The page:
Germany in Transition

National Self-Confidence and International Reticence

by Ronald D. Asmus

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This Note analyzes the results of late-1991 public opinion polls conducted for RAND in Germany as a follow-on study to a 1990 survey that examined differences in East and West German views toward the United States, NATO, and the U.S. role and military presence in Europe. The survey focused on how Germans are responding to their changing foreign and security environment and how such changes are likely to reshape German definitions of national interests, strategic priorities, and alliance relationships. The study also draws on extensive interviews and survey data gathered from other institutions. The findings indicate there is considerable sympathy for the United States in Germany. Germans consider themselves to be pro-American and are satisfied with current U.S. policy toward Germany. They continue to believe that NATO is essential for German security. Sympathy for the United States and support for NATO no longer necessarily translate into support for an American presence, however. The author suggests that it is in U.S. interests to transform NATO into a new alliance framework that uses the collective experience and military assets of the member countries to deal with potential new security challenges.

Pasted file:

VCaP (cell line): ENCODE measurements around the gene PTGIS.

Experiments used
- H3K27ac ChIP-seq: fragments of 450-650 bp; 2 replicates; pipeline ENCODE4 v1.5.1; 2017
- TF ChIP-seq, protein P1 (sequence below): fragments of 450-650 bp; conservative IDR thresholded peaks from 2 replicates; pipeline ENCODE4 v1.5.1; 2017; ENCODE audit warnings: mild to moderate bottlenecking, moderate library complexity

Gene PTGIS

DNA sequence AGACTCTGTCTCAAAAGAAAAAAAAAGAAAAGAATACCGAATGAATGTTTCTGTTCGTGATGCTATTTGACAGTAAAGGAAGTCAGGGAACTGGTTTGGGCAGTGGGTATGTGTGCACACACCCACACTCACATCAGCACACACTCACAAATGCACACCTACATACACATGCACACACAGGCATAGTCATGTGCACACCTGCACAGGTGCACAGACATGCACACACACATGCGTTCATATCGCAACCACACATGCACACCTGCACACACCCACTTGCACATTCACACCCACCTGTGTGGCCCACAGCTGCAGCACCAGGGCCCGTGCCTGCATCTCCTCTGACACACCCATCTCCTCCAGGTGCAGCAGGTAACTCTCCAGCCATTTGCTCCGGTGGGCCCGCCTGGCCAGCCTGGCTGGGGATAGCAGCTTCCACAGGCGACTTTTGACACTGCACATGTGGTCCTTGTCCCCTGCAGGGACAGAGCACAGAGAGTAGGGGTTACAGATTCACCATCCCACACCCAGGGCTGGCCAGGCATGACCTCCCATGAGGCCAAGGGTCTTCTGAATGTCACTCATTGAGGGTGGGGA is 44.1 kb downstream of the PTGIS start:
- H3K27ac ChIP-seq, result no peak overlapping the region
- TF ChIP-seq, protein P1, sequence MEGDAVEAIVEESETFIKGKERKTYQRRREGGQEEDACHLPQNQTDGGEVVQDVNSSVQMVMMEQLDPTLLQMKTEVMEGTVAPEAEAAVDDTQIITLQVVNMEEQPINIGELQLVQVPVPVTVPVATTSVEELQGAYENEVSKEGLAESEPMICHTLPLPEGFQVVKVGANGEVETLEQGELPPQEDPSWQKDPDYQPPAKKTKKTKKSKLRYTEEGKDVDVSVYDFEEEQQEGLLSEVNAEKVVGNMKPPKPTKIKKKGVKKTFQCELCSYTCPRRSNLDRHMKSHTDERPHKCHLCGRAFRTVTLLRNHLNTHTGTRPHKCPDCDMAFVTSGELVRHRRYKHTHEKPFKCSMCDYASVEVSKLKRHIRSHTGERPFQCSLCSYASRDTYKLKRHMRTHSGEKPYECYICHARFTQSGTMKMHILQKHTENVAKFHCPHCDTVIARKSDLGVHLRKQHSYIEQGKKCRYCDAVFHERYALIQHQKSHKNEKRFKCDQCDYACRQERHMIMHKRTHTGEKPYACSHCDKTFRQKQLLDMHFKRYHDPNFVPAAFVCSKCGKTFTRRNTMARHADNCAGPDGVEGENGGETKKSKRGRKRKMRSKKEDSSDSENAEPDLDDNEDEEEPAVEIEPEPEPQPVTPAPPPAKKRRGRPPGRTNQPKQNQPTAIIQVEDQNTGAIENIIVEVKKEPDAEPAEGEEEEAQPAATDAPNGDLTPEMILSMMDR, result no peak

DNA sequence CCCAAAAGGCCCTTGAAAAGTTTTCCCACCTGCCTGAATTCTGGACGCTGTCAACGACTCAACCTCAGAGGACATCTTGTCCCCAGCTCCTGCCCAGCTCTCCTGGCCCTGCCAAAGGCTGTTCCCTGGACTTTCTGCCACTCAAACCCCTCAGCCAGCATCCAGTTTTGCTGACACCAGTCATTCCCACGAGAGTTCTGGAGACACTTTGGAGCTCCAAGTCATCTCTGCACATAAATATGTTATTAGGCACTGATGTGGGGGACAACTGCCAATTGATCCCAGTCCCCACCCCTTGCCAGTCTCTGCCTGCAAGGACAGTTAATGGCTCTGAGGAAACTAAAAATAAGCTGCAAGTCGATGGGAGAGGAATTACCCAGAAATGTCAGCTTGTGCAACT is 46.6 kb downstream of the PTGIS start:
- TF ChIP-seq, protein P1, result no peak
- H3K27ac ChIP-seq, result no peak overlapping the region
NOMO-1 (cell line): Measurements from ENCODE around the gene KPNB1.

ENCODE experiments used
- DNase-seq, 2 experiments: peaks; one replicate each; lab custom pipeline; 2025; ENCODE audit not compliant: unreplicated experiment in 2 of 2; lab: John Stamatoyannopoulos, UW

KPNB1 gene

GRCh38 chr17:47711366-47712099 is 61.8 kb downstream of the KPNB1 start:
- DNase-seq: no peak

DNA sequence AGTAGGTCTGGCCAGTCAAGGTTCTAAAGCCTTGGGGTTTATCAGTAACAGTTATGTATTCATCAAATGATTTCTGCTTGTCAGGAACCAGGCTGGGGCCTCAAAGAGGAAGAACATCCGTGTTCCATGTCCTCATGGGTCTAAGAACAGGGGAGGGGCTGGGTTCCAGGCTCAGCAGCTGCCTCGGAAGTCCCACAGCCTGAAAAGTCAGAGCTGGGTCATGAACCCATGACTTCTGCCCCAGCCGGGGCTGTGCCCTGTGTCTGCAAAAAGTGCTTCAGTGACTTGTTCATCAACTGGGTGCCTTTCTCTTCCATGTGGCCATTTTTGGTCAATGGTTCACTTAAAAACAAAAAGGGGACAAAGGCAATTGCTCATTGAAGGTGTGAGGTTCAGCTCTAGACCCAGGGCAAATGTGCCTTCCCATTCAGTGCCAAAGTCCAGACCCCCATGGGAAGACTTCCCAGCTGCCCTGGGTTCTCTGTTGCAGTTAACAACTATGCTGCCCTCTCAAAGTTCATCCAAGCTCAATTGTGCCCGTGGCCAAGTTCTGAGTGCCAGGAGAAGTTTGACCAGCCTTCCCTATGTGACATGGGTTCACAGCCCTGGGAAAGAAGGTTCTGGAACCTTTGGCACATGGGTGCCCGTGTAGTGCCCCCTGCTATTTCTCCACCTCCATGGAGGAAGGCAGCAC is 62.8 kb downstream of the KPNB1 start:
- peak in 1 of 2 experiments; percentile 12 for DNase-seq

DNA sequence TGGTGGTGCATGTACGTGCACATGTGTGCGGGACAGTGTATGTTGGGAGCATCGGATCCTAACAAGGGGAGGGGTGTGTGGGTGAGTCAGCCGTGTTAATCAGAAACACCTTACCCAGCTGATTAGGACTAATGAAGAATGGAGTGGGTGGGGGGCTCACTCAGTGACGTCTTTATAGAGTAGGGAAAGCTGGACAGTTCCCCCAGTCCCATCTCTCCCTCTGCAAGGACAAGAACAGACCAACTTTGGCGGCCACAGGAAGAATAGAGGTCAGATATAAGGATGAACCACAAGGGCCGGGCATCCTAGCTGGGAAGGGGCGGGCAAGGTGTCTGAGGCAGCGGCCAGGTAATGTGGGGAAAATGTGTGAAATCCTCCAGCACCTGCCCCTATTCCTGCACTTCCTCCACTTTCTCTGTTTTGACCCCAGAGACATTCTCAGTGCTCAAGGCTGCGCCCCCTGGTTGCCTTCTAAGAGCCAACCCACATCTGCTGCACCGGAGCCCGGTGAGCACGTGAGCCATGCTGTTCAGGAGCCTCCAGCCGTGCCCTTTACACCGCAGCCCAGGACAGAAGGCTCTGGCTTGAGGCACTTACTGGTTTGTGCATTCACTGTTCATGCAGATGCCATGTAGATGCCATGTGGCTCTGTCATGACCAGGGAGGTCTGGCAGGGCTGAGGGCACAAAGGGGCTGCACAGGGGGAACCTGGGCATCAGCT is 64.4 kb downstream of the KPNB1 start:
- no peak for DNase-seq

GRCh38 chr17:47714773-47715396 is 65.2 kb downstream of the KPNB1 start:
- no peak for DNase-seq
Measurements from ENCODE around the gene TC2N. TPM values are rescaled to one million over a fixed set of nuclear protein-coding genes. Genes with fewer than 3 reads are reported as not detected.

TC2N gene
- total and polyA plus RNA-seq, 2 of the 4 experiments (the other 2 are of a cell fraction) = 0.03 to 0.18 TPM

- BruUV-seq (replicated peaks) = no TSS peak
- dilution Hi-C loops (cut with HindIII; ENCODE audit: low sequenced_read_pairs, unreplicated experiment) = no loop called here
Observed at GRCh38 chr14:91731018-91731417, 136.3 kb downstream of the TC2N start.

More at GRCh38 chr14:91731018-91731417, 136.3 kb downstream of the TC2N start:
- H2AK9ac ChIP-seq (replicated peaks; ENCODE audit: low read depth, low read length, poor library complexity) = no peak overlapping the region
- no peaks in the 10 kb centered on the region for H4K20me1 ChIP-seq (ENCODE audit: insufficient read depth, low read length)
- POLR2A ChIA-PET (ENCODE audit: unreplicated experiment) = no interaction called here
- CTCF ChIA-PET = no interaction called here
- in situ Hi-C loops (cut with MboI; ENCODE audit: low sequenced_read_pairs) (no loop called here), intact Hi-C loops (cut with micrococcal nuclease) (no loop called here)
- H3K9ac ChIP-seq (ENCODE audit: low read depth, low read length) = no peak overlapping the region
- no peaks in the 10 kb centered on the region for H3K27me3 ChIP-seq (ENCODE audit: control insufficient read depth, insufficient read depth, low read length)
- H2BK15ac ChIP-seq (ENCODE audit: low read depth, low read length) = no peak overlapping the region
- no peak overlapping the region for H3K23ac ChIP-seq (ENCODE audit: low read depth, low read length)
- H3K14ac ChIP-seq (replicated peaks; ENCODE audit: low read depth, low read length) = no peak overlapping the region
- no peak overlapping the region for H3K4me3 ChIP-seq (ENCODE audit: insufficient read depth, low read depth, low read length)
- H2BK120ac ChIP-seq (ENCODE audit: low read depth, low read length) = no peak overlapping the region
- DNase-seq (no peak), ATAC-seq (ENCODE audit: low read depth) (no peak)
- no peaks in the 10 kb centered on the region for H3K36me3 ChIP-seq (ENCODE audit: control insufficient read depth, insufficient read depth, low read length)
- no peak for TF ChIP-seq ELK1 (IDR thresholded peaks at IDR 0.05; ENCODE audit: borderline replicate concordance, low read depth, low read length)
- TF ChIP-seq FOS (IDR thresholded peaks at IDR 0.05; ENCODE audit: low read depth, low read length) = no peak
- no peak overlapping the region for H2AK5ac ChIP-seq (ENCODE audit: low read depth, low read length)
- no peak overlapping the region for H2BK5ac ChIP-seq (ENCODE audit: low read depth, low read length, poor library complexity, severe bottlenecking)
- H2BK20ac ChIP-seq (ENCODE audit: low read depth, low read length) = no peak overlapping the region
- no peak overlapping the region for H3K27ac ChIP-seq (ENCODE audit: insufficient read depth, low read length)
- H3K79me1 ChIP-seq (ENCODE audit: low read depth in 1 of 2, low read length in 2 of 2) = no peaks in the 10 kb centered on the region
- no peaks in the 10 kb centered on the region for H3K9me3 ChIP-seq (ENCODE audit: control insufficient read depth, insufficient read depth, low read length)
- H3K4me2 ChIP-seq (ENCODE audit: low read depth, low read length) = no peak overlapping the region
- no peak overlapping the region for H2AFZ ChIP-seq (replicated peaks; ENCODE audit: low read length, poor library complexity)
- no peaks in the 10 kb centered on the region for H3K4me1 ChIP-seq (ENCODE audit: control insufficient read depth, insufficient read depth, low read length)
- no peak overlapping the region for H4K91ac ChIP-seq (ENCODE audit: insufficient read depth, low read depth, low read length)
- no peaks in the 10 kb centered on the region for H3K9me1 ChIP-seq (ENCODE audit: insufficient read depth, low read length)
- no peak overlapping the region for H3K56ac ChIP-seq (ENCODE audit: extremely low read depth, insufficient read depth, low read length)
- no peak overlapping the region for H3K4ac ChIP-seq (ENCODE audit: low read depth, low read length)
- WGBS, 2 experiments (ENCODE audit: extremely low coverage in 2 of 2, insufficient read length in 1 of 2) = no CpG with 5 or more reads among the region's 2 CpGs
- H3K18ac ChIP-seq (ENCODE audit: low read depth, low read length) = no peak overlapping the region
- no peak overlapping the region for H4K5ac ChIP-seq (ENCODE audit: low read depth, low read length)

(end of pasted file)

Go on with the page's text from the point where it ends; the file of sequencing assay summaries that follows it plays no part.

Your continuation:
This report is part of the RAND Corporation note series. The note was a product of the RAND Corporation from 1979 to 1993 that reported other outputs of sponsored research for general distribution.

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